Final approval of the deal by U.S. Middle District Judge John E. Jones III comes five months after the ACLU and the state Department of Corrections hashed out a tentative accord over easing restrictions for those facing capital punishment.
Those inmates, who had been spending 22 hours out of every day alone in their 8-by-12-foot cells will now be able to socialize, including with one another, and will have wider contacts with the outside world.
Under the final settlement sanctioned by Jones, those prisoners will receive at least 42 ½ hours of out-of-cell activity weekly, including exercise time in the prison yard. They will have access to phones daily and be allowed contact visits with family, lawyers and religious advisors.
The inmates won’t be routinely shackled any more and will be allowed to hold prison jobs. Those affected by the previous de facto solitary confinement practices will be provided “resocialization assistance.” The prisoners still will be housed separately from the general population in Capital Case Units in the prisons.
The ACLU and the Abolitionist Law Center filed the civil rights suit against the Corrections Department in 2018, claiming the state prison system was violating the constitutional protections of its 156 death row inmates, including their rights against cruel and unusual punishment and to due process of law.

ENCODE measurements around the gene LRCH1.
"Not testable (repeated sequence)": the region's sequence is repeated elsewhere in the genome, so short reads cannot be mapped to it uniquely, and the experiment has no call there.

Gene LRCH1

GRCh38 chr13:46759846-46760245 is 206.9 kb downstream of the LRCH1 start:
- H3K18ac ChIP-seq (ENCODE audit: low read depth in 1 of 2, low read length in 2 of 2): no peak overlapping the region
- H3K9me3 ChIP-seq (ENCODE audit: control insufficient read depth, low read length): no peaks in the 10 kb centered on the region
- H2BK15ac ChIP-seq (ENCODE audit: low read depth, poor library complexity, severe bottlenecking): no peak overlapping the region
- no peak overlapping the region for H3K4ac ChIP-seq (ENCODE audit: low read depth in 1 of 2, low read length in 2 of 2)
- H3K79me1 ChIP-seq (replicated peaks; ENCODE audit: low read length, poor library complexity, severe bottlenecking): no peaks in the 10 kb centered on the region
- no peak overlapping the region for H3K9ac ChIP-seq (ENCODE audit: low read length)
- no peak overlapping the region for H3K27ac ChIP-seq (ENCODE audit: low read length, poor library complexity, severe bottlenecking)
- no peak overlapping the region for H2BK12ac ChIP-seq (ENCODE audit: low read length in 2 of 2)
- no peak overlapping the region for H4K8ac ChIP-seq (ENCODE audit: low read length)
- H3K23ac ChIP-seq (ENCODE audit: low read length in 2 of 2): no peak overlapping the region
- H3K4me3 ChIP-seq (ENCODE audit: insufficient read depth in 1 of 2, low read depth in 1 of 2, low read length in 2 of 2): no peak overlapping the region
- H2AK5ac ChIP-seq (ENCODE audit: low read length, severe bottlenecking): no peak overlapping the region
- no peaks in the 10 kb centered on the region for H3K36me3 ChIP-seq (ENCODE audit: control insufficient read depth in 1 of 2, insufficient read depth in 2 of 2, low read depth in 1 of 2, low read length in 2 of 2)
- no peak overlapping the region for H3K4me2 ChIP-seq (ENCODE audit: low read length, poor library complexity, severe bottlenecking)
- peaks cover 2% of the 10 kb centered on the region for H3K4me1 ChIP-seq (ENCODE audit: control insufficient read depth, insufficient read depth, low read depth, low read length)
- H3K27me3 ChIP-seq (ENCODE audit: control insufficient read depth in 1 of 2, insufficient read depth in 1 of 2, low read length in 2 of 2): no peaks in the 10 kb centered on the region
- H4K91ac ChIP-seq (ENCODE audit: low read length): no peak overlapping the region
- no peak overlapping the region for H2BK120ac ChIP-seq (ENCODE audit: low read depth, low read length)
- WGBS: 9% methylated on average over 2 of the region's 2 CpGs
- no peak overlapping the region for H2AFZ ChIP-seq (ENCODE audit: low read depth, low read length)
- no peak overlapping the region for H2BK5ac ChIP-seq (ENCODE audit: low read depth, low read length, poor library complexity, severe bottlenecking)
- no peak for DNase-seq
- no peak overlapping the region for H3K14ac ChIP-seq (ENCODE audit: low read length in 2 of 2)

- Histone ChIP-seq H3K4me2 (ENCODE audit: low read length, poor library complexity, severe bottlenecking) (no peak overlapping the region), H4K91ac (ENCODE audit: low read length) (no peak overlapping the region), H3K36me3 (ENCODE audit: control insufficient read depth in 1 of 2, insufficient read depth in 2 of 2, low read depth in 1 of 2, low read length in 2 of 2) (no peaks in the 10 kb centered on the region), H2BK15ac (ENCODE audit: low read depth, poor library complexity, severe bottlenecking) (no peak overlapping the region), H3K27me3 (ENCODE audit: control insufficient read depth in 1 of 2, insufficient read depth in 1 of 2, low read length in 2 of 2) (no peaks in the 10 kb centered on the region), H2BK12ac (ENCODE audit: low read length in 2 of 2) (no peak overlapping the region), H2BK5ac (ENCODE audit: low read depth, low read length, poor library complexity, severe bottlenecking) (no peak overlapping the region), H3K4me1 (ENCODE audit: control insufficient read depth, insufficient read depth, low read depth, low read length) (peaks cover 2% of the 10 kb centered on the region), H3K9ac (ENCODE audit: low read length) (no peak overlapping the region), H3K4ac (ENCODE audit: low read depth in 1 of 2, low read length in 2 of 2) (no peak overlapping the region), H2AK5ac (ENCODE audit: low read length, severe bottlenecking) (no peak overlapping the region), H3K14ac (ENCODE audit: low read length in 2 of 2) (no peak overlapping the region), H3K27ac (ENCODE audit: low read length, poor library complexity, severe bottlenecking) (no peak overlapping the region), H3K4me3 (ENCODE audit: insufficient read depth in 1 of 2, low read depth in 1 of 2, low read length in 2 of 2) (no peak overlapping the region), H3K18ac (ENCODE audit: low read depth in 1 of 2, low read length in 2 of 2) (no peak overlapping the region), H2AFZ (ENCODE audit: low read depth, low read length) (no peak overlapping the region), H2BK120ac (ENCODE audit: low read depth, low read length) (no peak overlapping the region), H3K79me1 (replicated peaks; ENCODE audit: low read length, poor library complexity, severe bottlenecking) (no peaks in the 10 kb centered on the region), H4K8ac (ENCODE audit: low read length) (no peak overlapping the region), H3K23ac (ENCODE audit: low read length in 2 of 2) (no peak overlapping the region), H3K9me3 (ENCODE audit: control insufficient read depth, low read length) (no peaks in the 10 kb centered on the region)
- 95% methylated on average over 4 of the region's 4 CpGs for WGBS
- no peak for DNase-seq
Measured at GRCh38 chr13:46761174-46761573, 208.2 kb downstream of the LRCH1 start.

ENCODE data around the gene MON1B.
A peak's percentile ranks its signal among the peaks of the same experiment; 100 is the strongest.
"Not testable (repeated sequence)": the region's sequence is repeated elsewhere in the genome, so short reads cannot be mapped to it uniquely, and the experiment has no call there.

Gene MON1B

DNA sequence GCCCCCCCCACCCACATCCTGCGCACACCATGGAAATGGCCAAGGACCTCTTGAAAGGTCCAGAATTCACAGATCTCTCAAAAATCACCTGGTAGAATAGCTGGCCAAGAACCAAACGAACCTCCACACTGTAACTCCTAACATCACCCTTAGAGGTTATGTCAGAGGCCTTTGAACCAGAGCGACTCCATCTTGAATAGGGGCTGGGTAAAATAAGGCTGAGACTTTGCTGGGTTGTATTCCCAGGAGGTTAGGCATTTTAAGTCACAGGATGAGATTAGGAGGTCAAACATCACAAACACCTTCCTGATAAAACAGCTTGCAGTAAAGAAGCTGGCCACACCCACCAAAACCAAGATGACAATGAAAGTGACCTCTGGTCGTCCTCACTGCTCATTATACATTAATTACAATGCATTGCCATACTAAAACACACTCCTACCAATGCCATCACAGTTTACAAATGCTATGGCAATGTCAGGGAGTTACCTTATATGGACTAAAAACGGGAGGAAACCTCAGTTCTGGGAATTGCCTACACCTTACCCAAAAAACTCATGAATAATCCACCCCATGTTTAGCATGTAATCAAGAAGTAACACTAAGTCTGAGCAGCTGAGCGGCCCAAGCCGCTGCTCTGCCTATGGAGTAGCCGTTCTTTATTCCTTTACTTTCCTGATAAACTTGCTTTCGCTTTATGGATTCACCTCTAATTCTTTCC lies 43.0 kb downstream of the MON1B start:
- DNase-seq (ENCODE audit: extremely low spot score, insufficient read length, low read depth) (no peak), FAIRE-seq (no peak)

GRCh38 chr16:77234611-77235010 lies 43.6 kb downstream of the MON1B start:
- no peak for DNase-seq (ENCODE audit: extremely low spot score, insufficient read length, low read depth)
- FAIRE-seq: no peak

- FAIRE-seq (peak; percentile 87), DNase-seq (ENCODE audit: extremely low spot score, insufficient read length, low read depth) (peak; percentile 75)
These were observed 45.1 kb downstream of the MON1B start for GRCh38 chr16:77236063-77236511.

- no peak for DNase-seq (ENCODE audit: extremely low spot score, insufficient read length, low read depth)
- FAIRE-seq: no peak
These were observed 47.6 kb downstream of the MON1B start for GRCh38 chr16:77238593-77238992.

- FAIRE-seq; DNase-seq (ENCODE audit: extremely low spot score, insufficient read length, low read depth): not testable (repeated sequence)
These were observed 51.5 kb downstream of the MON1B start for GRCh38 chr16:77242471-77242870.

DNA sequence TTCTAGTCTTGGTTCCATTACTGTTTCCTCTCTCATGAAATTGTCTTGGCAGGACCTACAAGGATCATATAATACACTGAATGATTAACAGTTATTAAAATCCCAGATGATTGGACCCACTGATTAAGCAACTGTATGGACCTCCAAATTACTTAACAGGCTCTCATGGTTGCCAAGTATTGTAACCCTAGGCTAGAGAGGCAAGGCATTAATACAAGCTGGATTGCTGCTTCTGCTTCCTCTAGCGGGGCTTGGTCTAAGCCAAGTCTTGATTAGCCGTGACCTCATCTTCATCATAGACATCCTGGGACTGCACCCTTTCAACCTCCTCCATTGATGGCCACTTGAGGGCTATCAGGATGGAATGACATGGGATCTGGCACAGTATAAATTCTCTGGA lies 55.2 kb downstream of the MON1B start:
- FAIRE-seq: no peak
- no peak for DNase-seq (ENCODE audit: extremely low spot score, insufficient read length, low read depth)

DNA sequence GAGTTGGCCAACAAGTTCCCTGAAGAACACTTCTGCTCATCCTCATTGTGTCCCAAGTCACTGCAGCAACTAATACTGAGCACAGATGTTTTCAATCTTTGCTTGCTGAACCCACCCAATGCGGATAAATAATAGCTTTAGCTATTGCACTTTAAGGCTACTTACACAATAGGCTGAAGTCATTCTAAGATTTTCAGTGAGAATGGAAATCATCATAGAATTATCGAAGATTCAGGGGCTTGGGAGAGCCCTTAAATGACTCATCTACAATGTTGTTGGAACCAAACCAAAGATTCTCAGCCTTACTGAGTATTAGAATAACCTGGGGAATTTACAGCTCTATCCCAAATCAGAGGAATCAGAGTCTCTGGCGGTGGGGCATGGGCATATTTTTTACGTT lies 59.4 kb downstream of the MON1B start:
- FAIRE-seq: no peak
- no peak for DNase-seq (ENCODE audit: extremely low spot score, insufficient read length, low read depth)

The prisoners named as plaintiffs in that suit are Anthony Reid, Ricardo Natividad, Mark Spotz, Ronald Gibson and Jermont Cox.
Reid killed two men in Philadelphia in 1989. Natividad committed a 1996 murder in Schuylkill County. Spotz is on death row as the result of a 1995 killing spree in Clearfield, Schuylkill, Cumberland and York counties. The victims included Spotz’s brother and three women he encountered at random.
Gibson fatally shot two people, including an off-duty police officer, at a Philadelphia bar.
Cox was sentenced to death for a 1995 slaying in Philadelphia. Last year, the state Supreme Court rejected a petition filed in Cox’s name urging it to abolish the death penalty in Pennsylvania.
Jones called the prior restrictions on the death row inmates “draconian” in his order approving the settlement. He also approved an agreement for the state to pay $507,500 for the legal services the prisoners received.
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